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Highly processed foods linked to cancer

WebMD UK Health News
Medically Reviewed by Dr Farah Ahmed

15th February 2018 – The growing popularity of highly processed foods may be storing up a future sharp rise in cancer cases, French researchers are warning.

A study in The BMJ suggests that a 10% increase in the proportion of 'ultra-processed' foods in the diet is linked to increases of 12% in the risk of overall cancer and 11% in the risk of breast cancer.

The authors call for further investigations to understand how the various characteristics of processing food may contribute towards cancer risk.

Crisps, snacks and ready meals

Ultra-processed foods include crisps, confectionery, mass-produced bread, ready meals, sugary cereals and fizzy drinks.

They usually contain sweeteners, emulsifiers, preservatives, colours and flavours, and may be high in fat and salt. They usually lack vitamins and minerals.

The popularity of ultra-processed foods has soared in recent decades because they are highly palatable, cheap and widely available.

Some surveys in Europe, the US and elsewhere have suggested that these foods contribute to between 25% and 50% of daily energy intake.

Food diaries and cancer cases

A research team led by Sorbonne Paris Cité University looked at food surveys for 104,980 healthy French adults – of whom 78% were women and 22% men – with an average age of 43.

They grouped foods according to how processed or unprocessed they were and compared the results to cases of cancer over an average of 5 years.

Although ultra-processed foods were linked to cancers in general, and breast cancer in particular, no association was found with prostate cancer or bowel cancer.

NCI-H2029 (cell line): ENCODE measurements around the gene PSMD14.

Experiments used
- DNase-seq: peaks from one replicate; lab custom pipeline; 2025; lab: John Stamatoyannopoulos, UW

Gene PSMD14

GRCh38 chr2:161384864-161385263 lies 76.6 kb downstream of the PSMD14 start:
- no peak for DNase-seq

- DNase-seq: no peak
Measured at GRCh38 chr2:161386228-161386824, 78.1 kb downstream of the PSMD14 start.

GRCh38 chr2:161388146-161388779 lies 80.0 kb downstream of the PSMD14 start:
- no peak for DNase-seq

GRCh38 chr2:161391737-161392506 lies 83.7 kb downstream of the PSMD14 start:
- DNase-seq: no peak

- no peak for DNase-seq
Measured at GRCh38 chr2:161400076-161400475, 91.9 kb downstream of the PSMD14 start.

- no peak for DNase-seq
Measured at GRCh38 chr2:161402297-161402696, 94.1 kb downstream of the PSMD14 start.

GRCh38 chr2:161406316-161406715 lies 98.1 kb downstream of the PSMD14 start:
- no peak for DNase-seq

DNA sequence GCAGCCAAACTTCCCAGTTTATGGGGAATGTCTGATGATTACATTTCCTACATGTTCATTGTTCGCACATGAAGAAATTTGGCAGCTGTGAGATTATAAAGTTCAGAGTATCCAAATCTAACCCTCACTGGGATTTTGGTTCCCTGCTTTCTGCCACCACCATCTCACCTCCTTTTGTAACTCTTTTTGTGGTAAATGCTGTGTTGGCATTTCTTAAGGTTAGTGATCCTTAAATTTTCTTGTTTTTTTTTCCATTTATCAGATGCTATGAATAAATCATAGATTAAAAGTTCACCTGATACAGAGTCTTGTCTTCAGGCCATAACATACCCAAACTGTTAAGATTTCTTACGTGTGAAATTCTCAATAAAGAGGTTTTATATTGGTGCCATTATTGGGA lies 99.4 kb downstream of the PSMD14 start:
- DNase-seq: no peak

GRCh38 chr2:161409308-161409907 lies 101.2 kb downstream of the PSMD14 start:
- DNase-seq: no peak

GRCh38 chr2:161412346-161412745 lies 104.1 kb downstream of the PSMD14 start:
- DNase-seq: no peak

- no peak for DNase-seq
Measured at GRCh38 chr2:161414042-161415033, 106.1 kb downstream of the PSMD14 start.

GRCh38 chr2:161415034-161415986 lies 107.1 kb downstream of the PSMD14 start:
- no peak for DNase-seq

Further testing found no significant link between less processed foods, such as canned vegetables, cheeses and freshly made unpackaged bread and the risk of cancer.

Significantly, eating fresh or minimally processed foods, including fruit, vegetables, pulses, rice, pasta, eggs, meat, fish and milk was associated with lower risks of overall cancer and breast cancer, the researchers report.

The authors point out that the observational nature of the investigation means they cannot say for certain that these types of processed food definitely cause cancer.

Also, they are unable to say which part of the processing chain might be responsible for any increase in cancer risk. It could, for instance, be linked to nutritional composition, food additives or contact with packaging materials.

'Now we need to join the dots'

Carolyn Rogers, clinical nurse specialist at Breast Cancer Care, comments in an emailed statement: "Although this research is intriguing and will add to existing evidence on how diet may impact breast cancer risk, it’s far from conclusive.

"Now we need to connect the dots and find out if any specific elements in these foods may increase the risk of developing cancer."

Eluned Hughes, head of public health and information at Breast Cancer Now, says: "It is difficult to distinguish the specific effects of ultra-processed foods – or any particular food group – from those of other diet and lifestyle factors. This is because there might be several factors at play – for example, people who eat more processed foods might also be less physically active or have other risk factors.

"We look forward to further research to unravel the complex relationship between nutrition and breast cancer risk.

"What we do know is that limiting the amount of processed food you eat as part of a healthy balanced diet high in fruit, vegetables and pulses – as well as being physically active – can help you maintain a healthy weight, which has been scientifically proven to reduce the risk of developing breast cancer."

Reviewed on February 15, 2018

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